Covid-19 Tech Is Another Catalyst for Improving Arab-Israel Ties
(Bloomberg) -- At a Tel Aviv-area hospital, a robot toddles over to a young patient propped up in bed and connects her remotely to a physician to discuss her treatment for Covid-19.
Like other Israeli innovations, the technology caught the attention of other countries in the region. It’s just one example of how the Arab world is starting to put aside an intractable diplomatic freeze with Israel for the sake of business ties and recognition of mutual interests.
“People have come here for medical treatment from the Gulf and there are contacts with countries that don’t have diplomatic ties,” said Yoel Hareven, director of the international division at the Sheba Medical Center.
The deepening trade links accompany cautious diplomatic openings, with informal contacts being established for sports events and humanitarian aid. Part of that stems from changing regional dynamics as Iran, not Israel, becomes the main object of hostility for countries like Saudi Arabia, and Washington encourages a united front in the Middle East against the Islamic Republic.
The hospital’s contacts with Gulf countries began with an invitation to director Yitshak Kreiss to attend a conference sponsored by the Trump administration in Bahrain a year ago. There, he met with the kingdom’s foreign minister and made contacts with officials in the United Arab Emirates, which has no diplomatic or travel ties with Israel.
“Tackling the pandemic shouldn’t know any borders or boundaries,” Lana Nusseibeh, the UAE’s ambassador to the United Nations, said during a May 5 webinar, adding she wasn’t aware of any UAE-Israel connections related to the pandemic response. But, “this public health space should be an uncriticized space where we all try and pool our collective knowledge of this virus in order to improve the lives of many people around the world.”
That doesn’t mean all sides are ready to take the warming in relations public.
“The Kingdom of Bahrain has not been coordinating with Israel or Israeli companies during the coronavirus pandemic,” its government said in an emailed response to questions. The UAE’s foreign ministry didn’t immediately respond to requests for comment.
Contacts with Bahrain and the UAE from the conference have also taken a lower profile since Israel began talk of annexing land the Palestinians claim for a state, according to a person familiar with the situation, speaking on condition of anonymity to discuss confidential communications. Prime Minister Benjamin Netanyahu has promised to act by July 1, though some officials have said that date is flexible.
The annexation plan, seen by Palestinians as a potentially fatal blow to their statehood dreams, may slow cooperation, but won’t stop it, said Dennis Ross, a former U.S. presidential Middle East adviser now at the Washington Institute for Near East Policy.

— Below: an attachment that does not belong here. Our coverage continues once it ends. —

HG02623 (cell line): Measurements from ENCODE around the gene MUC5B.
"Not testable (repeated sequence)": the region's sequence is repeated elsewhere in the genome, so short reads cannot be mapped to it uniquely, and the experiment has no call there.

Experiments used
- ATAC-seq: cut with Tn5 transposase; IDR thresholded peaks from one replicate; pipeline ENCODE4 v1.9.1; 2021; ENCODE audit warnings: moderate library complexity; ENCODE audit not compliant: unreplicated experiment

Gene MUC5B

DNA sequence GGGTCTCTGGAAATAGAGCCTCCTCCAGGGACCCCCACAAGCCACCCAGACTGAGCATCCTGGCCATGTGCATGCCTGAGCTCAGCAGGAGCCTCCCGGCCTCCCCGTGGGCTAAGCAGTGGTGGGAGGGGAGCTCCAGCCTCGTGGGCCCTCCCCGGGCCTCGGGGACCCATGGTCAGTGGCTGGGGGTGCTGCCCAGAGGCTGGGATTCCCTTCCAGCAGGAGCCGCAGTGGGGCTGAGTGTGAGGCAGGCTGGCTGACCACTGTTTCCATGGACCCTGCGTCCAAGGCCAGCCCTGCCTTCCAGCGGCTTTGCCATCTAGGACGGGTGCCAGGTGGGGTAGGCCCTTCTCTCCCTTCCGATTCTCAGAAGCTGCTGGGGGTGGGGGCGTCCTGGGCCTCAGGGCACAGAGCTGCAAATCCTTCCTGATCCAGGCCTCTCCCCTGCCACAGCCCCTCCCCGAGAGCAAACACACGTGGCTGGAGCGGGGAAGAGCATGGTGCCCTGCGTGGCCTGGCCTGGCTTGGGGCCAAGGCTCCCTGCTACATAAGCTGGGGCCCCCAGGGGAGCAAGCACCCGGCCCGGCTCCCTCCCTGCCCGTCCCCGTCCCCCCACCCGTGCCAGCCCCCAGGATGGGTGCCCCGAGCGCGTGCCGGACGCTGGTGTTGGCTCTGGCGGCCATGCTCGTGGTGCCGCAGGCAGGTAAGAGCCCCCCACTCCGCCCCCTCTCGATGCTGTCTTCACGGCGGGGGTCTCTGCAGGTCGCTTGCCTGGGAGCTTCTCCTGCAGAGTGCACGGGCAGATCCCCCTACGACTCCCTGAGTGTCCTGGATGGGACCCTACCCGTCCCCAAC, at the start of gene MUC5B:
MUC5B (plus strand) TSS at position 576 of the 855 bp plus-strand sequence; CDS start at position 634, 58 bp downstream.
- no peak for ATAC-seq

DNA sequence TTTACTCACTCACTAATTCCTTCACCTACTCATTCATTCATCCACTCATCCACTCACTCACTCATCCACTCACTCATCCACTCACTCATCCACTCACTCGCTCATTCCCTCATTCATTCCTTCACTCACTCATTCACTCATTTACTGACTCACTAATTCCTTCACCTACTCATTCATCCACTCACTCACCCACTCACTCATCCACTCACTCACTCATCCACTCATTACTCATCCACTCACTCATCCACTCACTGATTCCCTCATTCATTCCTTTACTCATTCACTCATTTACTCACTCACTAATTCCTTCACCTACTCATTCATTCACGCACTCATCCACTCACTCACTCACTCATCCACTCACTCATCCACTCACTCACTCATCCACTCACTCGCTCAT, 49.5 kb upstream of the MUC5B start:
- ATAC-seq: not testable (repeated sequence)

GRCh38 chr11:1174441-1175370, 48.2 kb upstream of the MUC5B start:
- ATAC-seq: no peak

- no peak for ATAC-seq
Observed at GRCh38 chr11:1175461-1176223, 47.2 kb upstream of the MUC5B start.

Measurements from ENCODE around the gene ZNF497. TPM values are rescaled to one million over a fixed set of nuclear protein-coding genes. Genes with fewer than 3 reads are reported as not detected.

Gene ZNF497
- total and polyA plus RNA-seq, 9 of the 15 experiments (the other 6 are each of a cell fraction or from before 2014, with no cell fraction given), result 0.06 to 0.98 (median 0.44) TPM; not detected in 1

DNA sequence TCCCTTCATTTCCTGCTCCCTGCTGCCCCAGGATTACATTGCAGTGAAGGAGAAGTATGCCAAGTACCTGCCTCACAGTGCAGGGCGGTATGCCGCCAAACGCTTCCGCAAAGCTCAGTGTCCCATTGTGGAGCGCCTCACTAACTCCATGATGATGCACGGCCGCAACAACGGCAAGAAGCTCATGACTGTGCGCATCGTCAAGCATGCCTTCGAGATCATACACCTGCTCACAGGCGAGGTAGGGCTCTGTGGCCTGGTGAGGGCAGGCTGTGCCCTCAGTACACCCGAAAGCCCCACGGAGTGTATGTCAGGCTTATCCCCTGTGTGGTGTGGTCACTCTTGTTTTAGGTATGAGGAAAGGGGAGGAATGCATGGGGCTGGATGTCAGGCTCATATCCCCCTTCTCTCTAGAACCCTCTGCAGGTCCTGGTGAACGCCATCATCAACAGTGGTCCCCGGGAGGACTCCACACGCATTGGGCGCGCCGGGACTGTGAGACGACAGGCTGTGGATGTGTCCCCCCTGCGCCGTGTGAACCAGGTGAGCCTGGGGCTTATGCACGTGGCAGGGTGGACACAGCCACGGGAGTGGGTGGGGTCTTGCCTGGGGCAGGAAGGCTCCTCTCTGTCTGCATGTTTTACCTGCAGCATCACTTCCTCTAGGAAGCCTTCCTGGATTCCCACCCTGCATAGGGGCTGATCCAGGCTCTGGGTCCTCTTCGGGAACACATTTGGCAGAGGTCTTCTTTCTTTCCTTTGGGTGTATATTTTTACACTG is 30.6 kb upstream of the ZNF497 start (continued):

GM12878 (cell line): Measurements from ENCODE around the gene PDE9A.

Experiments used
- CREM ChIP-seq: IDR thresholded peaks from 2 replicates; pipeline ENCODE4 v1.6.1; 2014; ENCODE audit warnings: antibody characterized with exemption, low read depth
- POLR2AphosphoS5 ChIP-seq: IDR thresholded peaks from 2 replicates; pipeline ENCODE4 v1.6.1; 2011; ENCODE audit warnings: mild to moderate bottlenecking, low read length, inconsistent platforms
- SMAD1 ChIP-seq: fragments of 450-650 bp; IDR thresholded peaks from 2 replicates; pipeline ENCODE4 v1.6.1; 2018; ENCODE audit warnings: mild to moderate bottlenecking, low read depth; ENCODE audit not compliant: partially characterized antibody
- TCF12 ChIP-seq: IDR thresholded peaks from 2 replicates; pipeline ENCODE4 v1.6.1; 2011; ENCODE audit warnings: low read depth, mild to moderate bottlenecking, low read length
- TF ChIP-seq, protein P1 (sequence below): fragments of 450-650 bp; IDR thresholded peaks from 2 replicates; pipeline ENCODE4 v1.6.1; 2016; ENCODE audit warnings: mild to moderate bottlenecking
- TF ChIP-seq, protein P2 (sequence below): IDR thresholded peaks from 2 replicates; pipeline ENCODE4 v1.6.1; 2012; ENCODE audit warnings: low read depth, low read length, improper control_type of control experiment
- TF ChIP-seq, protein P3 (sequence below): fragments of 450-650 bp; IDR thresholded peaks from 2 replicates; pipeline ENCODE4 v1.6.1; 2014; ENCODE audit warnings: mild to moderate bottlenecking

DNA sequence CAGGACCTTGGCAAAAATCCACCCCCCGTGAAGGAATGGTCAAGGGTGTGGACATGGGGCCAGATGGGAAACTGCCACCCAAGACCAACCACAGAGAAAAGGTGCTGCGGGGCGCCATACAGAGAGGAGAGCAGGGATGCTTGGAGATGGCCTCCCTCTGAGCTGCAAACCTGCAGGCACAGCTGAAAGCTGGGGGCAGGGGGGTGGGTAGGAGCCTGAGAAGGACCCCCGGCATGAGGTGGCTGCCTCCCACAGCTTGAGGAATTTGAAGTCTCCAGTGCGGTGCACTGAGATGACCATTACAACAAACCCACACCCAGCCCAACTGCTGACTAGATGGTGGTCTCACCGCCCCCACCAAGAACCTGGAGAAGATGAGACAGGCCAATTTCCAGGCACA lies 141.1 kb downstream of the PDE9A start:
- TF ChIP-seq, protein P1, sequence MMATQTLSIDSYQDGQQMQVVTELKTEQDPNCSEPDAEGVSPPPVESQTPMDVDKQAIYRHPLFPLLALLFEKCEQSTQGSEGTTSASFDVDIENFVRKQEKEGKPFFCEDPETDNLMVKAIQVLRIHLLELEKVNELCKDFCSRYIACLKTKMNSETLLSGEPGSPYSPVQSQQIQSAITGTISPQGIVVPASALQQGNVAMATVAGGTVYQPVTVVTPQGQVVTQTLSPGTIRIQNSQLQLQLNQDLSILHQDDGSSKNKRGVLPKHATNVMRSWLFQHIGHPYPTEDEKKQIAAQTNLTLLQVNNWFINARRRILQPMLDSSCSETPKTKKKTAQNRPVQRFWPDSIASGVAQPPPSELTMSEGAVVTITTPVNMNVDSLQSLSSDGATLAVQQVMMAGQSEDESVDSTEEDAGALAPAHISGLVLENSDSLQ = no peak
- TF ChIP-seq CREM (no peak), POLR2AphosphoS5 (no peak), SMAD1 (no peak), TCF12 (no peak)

“There is a distinction between the practical and the formal,” he said. “The practical will slow down if there is a political act that makes it costly to be seen doing anything with Israel, and annexation can have that effect.” But the need remains, he says, so progress is likely to continue, if more slowly.
One other area of cooperation is technology to grow crops more efficiently and find alternatives to environment-damaging agricultural techniques, a critical need in a largely desert climate. The World Bank says that the Middle East and Africa are the regions where climate change will hurt most. Extreme heat is expected to spread across greater expanses for longer periods of time, making some areas unlivable, reducing growing areas for agriculture and water supply, the lender has said.
“We can work together and I can tell you this is a major priority for them and a major opportunity and priority for us,” said Israeli venture capitalist Erel Margalit, a former lawmaker.
Morocco is a target country.
“The orange groves of Souss would have been dead by now if it weren’t for the arrival of affordable efficient drip irrigation technology, and Netafim was among the first Israeli firms to come,” said a farmer in southern Morocco, who asked that his full name not be used due to the sensitivity of the matter. He was referring to Netafim Ltd., a company founded in Israel’s Negev Desert whose website touts technologies to help farmers “grow more with less.”
But even with Netafim, the trade is still through European subsidiaries. Executives from the company declined to talk politics but said that by disrupting supply chains, the coronavirus highlighted the need for more sophisticated agricultural technologies.
“Governments and people will want to ensure they have food security” and remote access to fields, said chief executive officer Gaby Miodownik.
In exposing the fragility of the global food supply chain, the pandemic also highlighted that the world needs “to collaborate when it comes to food and water and diseases,” said Ofra Strauss, chairwoman of Israel’s largest food company, Strauss Group Ltd., and a pioneer in food technology.
“In the Middle East, collaboration was the answer against the virus whether we wanted to or not,” she said.
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